Four, check the cuffs. If the cuffs on the pants are a separate strip of material, it’s definitely a cheap suit. Flip-up the coat cuff and check the stitching on the lining. Here it doesn’t matter as much if it’s hand-sewn or not, (although handsewn will likely be higher quality) but what you are looking for here is “give.” Is there any stretch to the lining of the jacket if you tug at it here. If it stretches slightly you are in business. If it is fixed, then follow the sartorial advice of Lord Humongous, “just walk away and there will be an end to the horror.”
Fifth, Lining. By law there has to be a manufacturer’s tag telling you what materials are in the suit. If there is no tag, then…
A cheap suit will always have a lining with polyester or a polyester blend. The best liners will be made of silk, but it doesn’t have to be that. There are other materials that are just fine. Also, make sure it’s a full lining. A really cheap suit will have a half lining
Also, how it’s attached is fairly important. Pinch the outer fabric and see if you can separate it from the inner lining. If you can then it was sewn, which is good. If you can’t then it was basically glued on. Put that one back on the rack.
Sixth. Buttons. Cheap buttons will be made out of plastic. Quality buttons will be made out of horn. Problem; you usually can’t tell the difference just by looking at them. Horn will be heavier than plastic but again this something that you are simply going to have to develop your eye to spot.
Now, it doesn’t have to be horn to be a quality material there are others that are quite good. Do your research on this one because your own taste will matter here.
Seventh. The outer material. For preference you will have one made of 100% wool. Unfortunately, fabric manufacturers can get away with putting a small amount of other materials in the fabric and still call it 100% wool. Now the reputable manufacturers won’t do that but again you are talking about counterfeit labels. That is why I put this indicator of quality so low on the list. Once again, no polyester. Those suits are hot, uncomfortable and don’t last.
How you present yourself to the world is not just about vanity. It is how you are representing your company and the level of professionalism it requires of its people. It also says a lot about the level of professionalism you require of yourself.
And remember, you will have to be in this suit all day long at work. Eight hours of discomfort five days a week will degrade your performance. That is the biggest reason that you need good quality suits.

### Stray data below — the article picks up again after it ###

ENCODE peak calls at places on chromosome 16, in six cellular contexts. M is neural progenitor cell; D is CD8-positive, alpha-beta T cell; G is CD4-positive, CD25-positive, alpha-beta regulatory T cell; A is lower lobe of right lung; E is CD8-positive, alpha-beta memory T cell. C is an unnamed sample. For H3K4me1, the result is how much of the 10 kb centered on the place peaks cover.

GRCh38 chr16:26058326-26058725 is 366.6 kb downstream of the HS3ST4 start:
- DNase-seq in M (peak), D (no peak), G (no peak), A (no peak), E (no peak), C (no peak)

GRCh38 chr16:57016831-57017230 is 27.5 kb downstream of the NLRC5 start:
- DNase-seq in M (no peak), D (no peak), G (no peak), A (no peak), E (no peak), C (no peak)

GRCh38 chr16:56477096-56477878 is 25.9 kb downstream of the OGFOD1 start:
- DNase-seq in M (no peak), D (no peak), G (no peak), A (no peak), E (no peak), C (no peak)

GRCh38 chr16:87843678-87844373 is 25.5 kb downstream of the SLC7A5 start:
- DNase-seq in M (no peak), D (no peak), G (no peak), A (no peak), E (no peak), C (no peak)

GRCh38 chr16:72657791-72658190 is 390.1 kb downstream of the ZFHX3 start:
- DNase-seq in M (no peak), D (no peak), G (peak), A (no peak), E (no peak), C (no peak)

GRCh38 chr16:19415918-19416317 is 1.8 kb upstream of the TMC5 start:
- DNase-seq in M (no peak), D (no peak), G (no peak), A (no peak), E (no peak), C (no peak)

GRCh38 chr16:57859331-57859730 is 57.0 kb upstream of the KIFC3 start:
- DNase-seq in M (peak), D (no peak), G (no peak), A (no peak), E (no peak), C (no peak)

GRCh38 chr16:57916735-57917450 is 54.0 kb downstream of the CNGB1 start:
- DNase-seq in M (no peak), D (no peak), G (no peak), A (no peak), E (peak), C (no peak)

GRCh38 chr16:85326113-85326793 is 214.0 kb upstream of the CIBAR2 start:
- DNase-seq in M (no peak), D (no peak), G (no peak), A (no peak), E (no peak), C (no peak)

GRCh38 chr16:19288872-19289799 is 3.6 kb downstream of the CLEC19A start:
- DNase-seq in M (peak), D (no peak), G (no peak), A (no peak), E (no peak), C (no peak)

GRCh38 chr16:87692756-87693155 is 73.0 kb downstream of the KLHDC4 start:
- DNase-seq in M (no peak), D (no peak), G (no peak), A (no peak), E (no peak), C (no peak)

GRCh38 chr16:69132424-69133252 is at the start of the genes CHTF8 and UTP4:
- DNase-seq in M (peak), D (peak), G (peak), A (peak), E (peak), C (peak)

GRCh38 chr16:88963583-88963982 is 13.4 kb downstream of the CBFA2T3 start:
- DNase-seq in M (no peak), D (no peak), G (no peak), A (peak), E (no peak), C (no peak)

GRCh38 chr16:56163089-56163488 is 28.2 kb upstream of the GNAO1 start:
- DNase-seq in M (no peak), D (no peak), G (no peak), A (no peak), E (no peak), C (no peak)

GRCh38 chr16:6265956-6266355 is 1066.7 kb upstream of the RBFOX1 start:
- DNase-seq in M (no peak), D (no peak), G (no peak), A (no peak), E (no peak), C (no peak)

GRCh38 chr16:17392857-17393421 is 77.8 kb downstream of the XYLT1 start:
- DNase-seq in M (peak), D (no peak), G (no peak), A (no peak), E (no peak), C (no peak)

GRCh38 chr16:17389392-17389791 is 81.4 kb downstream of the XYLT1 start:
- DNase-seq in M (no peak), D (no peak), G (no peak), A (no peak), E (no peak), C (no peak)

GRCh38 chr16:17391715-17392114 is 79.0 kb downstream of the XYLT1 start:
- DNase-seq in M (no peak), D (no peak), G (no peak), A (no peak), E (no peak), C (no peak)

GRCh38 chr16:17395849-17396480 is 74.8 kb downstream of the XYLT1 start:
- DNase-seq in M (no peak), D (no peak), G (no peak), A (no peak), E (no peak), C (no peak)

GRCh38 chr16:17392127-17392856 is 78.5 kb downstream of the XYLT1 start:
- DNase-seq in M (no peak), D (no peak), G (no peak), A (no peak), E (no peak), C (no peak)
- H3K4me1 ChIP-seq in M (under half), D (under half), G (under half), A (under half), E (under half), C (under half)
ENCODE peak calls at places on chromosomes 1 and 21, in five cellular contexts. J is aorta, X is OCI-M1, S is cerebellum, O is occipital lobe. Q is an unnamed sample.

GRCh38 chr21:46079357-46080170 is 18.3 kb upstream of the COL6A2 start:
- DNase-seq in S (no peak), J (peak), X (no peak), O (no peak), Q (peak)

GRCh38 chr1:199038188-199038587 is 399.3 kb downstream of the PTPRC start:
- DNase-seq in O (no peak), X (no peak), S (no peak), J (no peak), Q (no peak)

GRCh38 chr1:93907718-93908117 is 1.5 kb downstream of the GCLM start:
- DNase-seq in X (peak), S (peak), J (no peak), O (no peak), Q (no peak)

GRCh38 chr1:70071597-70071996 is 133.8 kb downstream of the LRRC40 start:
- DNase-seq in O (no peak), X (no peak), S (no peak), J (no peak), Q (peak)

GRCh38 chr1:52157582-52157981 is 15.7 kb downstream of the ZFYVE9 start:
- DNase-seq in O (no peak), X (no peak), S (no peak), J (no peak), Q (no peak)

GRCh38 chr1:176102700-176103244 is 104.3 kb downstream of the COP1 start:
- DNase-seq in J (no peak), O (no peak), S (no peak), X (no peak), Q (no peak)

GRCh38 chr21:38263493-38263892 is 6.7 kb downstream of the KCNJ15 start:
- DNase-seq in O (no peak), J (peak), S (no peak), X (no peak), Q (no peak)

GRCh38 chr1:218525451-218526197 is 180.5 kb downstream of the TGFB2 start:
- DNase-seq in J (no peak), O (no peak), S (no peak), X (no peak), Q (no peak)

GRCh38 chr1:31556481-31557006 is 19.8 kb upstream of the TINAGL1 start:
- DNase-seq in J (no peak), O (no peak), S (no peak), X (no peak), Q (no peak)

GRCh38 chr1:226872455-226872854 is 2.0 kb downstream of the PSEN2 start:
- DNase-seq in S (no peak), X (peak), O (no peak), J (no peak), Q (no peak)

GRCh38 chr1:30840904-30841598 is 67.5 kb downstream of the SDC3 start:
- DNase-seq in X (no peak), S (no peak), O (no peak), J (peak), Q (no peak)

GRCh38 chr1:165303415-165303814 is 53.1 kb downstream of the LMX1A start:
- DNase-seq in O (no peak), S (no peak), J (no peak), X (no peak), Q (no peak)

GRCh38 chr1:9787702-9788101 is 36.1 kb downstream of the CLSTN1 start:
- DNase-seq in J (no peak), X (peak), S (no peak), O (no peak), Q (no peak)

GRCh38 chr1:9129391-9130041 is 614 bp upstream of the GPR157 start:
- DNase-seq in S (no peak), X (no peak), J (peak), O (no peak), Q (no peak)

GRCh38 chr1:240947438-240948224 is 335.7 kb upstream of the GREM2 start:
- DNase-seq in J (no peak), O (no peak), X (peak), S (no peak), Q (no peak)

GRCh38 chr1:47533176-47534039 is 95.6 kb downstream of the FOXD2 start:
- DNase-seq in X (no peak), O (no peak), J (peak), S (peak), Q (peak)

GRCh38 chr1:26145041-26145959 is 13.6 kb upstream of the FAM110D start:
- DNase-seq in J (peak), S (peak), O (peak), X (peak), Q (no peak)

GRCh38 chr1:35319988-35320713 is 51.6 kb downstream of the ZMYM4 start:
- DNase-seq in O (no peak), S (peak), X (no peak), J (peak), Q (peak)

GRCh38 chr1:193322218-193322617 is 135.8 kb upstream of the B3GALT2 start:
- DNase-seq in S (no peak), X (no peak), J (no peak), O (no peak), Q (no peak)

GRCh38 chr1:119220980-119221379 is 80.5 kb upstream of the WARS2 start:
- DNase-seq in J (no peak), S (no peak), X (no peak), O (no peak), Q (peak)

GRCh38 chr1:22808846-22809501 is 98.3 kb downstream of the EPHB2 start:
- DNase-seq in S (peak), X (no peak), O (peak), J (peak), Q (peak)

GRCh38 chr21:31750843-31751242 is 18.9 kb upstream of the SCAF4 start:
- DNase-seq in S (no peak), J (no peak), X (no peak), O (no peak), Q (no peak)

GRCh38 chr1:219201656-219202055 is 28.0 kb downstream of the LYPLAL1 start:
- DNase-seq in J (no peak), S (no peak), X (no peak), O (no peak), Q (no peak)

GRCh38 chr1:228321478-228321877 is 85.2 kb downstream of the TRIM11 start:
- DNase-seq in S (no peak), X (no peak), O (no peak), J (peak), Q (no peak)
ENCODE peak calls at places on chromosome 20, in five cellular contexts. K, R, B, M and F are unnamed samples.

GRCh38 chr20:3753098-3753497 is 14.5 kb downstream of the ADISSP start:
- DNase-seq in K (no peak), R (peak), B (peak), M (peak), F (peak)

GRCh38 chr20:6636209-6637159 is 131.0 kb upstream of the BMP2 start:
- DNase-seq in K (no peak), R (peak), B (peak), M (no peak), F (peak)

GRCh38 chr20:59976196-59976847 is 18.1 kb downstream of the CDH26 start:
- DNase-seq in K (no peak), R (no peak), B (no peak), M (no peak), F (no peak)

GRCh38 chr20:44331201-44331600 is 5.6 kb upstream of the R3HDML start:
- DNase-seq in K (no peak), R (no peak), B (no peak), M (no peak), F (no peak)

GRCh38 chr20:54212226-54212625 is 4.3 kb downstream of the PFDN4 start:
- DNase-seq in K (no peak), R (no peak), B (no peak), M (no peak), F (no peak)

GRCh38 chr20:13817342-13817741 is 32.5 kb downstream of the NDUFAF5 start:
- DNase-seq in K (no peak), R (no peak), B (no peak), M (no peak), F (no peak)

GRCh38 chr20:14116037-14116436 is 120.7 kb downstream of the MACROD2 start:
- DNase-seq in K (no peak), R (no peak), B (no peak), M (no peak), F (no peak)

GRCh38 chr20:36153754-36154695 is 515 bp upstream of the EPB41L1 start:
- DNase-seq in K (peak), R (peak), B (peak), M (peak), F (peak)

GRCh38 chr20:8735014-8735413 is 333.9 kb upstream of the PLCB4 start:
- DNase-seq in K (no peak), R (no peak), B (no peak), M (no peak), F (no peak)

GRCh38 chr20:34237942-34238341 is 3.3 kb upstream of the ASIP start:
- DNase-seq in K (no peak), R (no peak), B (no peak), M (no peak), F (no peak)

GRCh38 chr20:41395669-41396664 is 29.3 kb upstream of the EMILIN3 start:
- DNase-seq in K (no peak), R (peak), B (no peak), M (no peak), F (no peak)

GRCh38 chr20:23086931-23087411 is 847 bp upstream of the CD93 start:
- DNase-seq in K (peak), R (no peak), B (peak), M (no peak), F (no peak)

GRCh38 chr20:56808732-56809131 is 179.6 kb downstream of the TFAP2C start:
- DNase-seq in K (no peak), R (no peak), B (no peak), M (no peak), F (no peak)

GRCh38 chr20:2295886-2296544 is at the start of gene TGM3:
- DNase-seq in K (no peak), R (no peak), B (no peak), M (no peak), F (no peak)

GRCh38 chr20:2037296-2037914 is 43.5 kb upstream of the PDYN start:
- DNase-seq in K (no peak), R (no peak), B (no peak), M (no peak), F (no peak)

Commenters: if you have any suggestions for what young men should look for please leave them below.
And let me know if you want anymore articles like this one.
Okay, I’m done here.
4 thoughts on “Cataline Recommends Buying a Suit”
Just that the Art of Manliness page has practical sartorial advice on related topics
I agree with the sentiment to get a proper suit rather than the Men’s Wearhouse special. I played that game with a buddy in college when we split the cost on a 2 for $250 suit special for a job fair. The suit lasted for years, but the difference between that one and my first bespoke suit ($600, small Midwest suit place open for over 30 years) was night and day. Take the time and make the investment in a proper suit or two and you will not regret it. Not just for your job, but looking like a man at weddings and funerals is a worthwhile goal.
White broadcloth shirts, in correct size and sleeve length. 4-5 medium-width ties in matching or complementary colors for business use. Both of these take a good suite to the next level, and give you a sharp, crisp appearance. Figure on 2-3 extra white shirts (7-8 total), allow for accident or incident. Spare in the office doesn’t hurt. Keep them pressed (learn to iron or find a good laundry). Ties are probably worth an entry of their own (do and don’t, and knots), but shirts are important too.
Oh, yes, get a decent wooden hanger (thrift store or yard sale) to hang your jacket up while working at a desk. Keep the shoulders and drape in good form.
Gentlemen, please, do not wear a striped shirt with a striped tie–it jars the eye and draws the bad kind of attention. Solid tie w/striped shirt or striped tie w/solid color shirt.
Also, shirt garters or leg garters not necessary–but you CAN get used to them, and they avoid you accomplishing a sharp appearance for 90% of your body but with your socks pooled around your ankles like a 3 year old.
You’ve posed good info for younger readers…but younger folks need more advice than sartorial. Here’s a tip to the younger fellas–no matter how much your mom has told you how important you are, if you’re in a very large important meeting and your boss’ boss isn’t speaking to the regional VP…neither should you. You would think that wouldn’t need to be said but…yeah.